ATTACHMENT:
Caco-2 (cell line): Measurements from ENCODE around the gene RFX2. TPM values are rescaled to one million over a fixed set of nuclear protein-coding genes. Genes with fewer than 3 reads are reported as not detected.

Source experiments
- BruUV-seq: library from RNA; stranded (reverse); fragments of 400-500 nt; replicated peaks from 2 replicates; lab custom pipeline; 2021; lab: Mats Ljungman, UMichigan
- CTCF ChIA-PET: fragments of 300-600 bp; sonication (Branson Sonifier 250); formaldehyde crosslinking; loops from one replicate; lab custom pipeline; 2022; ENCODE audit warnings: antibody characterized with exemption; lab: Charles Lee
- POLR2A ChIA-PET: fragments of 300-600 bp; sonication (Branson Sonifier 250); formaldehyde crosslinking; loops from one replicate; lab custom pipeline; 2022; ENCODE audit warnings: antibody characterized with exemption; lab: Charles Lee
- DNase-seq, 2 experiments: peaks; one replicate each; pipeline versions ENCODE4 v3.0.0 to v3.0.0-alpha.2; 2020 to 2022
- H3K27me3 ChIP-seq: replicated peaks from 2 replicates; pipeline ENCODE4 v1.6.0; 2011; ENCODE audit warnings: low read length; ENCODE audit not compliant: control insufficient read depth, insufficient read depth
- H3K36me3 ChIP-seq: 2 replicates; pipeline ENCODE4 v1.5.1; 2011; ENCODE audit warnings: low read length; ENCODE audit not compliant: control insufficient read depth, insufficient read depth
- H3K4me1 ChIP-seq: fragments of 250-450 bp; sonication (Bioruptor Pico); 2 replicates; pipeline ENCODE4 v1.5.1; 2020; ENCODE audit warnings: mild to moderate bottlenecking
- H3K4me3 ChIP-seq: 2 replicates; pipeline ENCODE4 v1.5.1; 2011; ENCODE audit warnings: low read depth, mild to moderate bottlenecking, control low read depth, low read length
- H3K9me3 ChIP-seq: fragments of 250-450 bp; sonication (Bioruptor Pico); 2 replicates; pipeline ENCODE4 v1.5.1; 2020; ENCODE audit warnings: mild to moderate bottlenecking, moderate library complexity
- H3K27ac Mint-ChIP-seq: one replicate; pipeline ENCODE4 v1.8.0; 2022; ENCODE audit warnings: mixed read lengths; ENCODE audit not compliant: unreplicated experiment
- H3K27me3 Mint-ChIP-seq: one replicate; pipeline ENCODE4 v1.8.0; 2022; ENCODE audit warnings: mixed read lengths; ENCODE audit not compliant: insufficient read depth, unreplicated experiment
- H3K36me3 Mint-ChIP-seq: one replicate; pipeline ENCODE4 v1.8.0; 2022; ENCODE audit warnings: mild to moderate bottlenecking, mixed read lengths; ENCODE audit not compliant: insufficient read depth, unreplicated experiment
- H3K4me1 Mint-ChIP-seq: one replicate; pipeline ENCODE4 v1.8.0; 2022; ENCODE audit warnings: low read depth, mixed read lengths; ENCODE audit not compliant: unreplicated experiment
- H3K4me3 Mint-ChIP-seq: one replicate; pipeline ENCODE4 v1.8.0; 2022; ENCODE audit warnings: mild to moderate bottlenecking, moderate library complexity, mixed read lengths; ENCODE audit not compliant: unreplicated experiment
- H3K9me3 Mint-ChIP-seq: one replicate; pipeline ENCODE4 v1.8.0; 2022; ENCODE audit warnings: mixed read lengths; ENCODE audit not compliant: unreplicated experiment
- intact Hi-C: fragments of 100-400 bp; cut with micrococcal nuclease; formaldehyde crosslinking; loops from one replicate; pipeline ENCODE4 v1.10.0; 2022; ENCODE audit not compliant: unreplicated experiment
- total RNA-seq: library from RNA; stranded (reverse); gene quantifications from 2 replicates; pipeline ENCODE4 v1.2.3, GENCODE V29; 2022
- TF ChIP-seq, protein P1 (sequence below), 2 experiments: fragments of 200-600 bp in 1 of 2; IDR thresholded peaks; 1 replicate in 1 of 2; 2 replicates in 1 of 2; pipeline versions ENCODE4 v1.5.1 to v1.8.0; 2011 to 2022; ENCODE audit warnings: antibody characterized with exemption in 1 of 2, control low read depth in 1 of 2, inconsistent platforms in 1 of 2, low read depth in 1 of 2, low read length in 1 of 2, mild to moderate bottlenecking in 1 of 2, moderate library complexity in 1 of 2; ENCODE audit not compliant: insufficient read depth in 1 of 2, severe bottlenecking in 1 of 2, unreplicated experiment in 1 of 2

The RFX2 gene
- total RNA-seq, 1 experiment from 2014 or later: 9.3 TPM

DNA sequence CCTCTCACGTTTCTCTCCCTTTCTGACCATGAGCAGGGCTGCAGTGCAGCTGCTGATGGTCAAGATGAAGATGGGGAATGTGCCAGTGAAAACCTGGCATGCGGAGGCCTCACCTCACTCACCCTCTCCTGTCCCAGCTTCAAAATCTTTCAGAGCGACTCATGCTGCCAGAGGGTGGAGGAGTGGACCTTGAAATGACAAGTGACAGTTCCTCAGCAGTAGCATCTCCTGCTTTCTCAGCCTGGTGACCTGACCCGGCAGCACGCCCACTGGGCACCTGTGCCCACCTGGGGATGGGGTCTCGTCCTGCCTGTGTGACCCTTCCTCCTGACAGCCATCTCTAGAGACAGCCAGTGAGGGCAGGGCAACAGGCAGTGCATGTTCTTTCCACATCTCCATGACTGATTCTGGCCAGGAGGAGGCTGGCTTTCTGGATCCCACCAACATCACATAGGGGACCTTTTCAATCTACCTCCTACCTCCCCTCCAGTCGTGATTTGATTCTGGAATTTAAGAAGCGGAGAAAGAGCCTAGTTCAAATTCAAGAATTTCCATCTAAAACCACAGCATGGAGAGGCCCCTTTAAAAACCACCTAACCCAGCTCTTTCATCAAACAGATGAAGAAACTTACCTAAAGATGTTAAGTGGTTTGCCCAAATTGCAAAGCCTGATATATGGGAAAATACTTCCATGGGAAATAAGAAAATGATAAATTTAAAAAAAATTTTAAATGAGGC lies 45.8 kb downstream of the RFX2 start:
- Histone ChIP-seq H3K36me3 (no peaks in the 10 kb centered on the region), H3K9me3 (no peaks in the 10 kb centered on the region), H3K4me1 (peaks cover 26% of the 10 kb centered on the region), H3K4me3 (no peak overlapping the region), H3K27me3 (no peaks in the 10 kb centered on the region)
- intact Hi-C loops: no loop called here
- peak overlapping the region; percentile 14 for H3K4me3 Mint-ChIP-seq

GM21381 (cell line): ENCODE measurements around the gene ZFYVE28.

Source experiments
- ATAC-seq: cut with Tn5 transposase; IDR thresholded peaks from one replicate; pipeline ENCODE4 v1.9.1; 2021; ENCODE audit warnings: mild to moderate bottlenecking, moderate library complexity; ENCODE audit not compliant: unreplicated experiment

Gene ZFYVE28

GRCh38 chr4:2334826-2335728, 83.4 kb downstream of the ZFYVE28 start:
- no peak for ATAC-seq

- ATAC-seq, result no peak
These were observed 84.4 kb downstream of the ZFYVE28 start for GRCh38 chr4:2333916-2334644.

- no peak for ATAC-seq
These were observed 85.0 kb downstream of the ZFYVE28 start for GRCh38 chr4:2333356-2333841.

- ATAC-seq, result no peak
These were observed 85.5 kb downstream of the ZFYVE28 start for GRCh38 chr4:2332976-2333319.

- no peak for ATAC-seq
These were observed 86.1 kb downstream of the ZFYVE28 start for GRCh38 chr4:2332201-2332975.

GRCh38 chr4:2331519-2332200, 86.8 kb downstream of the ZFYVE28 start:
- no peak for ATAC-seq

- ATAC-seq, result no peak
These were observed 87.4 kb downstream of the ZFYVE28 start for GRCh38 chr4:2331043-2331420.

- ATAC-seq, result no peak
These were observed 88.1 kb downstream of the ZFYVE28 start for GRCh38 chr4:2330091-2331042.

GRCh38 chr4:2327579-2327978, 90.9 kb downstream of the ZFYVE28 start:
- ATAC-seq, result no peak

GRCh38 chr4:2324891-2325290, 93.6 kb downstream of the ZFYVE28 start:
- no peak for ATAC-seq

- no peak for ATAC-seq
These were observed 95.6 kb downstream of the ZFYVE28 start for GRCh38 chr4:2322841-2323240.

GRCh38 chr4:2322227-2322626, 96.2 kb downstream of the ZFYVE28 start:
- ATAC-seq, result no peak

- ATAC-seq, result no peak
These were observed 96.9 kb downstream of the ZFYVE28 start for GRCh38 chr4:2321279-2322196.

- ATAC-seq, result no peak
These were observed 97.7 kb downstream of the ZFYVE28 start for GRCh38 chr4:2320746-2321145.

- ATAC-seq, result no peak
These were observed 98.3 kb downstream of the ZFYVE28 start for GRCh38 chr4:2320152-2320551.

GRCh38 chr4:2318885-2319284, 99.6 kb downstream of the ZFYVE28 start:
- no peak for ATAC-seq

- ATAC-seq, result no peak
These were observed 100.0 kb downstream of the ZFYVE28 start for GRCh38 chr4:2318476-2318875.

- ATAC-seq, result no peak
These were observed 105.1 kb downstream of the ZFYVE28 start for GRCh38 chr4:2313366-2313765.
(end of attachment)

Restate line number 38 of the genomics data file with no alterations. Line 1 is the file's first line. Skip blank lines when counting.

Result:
These were observed 85.5 kb downstream of the ZFYVE28 start for GRCh38 chr4:2332976-2333319.